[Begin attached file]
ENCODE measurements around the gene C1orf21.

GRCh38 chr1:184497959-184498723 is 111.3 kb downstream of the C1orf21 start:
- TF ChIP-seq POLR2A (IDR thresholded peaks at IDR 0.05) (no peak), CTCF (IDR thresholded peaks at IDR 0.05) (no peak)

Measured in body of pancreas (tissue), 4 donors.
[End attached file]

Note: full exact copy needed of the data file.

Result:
ENCODE measurements around the gene C1orf21.

GRCh38 chr1:184497959-184498723 is 111.3 kb downstream of the C1orf21 start:
- TF ChIP-seq POLR2A (IDR thresholded peaks at IDR 0.05) (no peak), CTCF (IDR thresholded peaks at IDR 0.05) (no peak)

Measured in body of pancreas (tissue), 4 donors.